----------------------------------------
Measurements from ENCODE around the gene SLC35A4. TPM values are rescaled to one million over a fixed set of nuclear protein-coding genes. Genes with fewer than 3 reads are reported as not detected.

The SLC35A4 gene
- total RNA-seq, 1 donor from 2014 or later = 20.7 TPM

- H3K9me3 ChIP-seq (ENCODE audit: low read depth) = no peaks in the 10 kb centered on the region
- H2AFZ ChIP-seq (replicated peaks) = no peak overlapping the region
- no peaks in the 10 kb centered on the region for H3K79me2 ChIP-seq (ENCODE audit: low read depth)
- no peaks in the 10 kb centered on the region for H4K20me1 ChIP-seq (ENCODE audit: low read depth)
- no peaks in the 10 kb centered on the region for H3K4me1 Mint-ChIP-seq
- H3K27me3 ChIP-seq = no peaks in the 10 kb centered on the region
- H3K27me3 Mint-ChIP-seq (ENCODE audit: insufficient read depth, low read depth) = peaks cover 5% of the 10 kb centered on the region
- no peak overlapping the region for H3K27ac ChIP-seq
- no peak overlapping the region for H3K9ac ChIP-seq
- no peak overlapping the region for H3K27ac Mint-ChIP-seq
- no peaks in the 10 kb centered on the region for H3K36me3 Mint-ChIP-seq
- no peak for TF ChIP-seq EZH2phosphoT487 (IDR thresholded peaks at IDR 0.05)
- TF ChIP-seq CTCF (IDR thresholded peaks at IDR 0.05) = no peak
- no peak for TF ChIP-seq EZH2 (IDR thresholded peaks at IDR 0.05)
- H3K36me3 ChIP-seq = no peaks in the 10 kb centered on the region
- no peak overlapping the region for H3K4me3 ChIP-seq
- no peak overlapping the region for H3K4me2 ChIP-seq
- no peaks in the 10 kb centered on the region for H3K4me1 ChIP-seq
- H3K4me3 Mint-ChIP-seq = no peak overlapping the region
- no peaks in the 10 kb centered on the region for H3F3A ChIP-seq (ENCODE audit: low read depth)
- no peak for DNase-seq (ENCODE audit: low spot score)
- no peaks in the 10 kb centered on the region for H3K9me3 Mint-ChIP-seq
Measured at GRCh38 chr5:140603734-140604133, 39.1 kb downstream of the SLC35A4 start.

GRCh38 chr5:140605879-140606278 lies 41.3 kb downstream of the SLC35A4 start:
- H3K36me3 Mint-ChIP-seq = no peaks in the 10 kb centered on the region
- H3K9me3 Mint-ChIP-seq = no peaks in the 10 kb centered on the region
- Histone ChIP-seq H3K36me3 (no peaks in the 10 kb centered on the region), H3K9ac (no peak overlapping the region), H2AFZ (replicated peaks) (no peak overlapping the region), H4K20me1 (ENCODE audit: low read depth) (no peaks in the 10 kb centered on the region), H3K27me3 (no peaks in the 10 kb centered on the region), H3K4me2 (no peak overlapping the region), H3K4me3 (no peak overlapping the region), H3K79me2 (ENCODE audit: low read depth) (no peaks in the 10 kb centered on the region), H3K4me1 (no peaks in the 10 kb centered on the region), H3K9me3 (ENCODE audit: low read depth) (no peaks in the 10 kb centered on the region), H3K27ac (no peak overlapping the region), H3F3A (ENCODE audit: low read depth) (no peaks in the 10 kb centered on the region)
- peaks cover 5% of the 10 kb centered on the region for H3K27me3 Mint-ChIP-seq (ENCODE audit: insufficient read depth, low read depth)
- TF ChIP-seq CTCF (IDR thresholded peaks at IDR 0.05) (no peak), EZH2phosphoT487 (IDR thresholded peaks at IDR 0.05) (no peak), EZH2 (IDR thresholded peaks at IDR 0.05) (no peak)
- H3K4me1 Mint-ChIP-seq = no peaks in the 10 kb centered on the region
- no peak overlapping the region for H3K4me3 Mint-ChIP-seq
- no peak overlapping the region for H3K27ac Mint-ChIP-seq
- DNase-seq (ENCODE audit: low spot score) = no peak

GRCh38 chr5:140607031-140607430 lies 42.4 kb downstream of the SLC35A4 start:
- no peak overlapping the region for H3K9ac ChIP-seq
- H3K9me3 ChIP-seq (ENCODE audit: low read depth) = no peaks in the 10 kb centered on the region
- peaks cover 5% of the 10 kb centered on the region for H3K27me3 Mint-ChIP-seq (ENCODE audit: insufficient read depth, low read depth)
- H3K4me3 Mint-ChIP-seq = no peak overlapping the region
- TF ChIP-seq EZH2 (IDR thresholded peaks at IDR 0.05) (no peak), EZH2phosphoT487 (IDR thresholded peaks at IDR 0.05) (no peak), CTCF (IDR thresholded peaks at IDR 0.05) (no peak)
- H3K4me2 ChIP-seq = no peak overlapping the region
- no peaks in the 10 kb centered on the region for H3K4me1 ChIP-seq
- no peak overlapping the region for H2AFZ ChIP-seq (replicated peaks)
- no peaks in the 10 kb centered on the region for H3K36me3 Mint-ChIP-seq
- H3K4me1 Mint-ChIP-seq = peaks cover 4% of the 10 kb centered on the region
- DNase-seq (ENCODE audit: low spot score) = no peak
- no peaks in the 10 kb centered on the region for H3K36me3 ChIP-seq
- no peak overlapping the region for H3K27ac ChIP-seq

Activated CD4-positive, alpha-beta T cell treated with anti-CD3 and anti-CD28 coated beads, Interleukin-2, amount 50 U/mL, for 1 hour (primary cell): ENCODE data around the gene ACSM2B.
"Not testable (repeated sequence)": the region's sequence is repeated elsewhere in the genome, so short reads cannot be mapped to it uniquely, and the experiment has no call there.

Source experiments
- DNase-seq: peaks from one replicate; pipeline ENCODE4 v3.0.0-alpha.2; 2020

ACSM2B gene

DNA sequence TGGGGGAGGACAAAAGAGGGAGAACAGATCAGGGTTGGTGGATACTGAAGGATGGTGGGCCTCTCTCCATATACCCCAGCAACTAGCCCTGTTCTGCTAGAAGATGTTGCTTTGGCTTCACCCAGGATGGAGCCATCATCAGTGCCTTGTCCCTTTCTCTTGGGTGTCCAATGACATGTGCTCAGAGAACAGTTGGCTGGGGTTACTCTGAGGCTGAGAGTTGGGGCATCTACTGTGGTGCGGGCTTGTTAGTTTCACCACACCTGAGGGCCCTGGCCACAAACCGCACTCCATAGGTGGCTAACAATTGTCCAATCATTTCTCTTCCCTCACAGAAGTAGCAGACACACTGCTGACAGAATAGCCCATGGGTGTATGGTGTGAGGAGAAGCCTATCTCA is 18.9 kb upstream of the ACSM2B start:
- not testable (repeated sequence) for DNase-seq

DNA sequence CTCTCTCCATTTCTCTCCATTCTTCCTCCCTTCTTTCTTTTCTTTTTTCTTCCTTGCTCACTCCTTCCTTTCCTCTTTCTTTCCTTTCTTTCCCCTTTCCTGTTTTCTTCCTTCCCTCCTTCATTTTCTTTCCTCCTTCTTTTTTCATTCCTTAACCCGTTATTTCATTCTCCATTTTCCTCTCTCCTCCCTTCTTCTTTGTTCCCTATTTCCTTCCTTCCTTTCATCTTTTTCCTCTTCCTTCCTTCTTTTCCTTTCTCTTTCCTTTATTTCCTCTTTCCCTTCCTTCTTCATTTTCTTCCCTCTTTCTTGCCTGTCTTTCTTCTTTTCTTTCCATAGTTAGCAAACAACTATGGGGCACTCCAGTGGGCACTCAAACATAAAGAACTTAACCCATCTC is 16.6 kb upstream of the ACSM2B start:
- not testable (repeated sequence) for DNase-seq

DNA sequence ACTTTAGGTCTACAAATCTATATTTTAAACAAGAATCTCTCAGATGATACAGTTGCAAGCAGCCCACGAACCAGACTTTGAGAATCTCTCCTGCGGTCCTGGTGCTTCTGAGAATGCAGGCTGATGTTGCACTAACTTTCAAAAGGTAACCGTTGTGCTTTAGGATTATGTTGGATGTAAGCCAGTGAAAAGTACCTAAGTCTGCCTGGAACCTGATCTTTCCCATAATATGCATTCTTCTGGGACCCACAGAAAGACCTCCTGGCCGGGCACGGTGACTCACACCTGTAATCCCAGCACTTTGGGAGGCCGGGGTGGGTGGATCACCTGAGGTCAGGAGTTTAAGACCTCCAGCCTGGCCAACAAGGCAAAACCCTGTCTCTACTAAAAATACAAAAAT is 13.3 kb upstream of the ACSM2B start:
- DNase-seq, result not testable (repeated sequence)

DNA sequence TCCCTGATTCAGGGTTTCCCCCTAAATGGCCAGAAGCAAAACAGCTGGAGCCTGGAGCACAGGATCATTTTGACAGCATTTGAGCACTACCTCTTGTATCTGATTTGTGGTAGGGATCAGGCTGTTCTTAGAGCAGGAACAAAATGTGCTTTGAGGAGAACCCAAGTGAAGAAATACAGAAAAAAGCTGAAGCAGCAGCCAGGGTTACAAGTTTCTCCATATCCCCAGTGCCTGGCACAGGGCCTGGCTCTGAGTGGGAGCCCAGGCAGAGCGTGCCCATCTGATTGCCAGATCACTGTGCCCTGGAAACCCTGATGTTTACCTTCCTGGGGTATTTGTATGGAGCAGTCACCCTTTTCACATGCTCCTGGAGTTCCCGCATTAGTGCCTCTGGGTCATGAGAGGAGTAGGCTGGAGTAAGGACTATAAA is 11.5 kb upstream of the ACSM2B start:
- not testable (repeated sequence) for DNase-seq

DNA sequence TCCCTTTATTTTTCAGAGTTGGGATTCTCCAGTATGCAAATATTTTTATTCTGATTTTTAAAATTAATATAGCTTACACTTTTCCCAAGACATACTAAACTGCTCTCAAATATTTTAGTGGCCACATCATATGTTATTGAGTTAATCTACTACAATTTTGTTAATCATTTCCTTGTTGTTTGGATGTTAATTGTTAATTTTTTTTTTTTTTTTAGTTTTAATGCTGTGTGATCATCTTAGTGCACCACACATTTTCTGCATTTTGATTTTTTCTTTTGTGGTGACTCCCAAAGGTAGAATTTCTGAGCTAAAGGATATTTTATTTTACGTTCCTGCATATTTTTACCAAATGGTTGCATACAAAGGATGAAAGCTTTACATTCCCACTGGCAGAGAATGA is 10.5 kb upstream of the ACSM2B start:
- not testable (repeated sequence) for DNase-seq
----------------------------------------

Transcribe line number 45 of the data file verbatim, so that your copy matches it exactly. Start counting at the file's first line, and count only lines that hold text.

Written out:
- no peak overlapping the region for H2AFZ ChIP-seq (replicated peaks)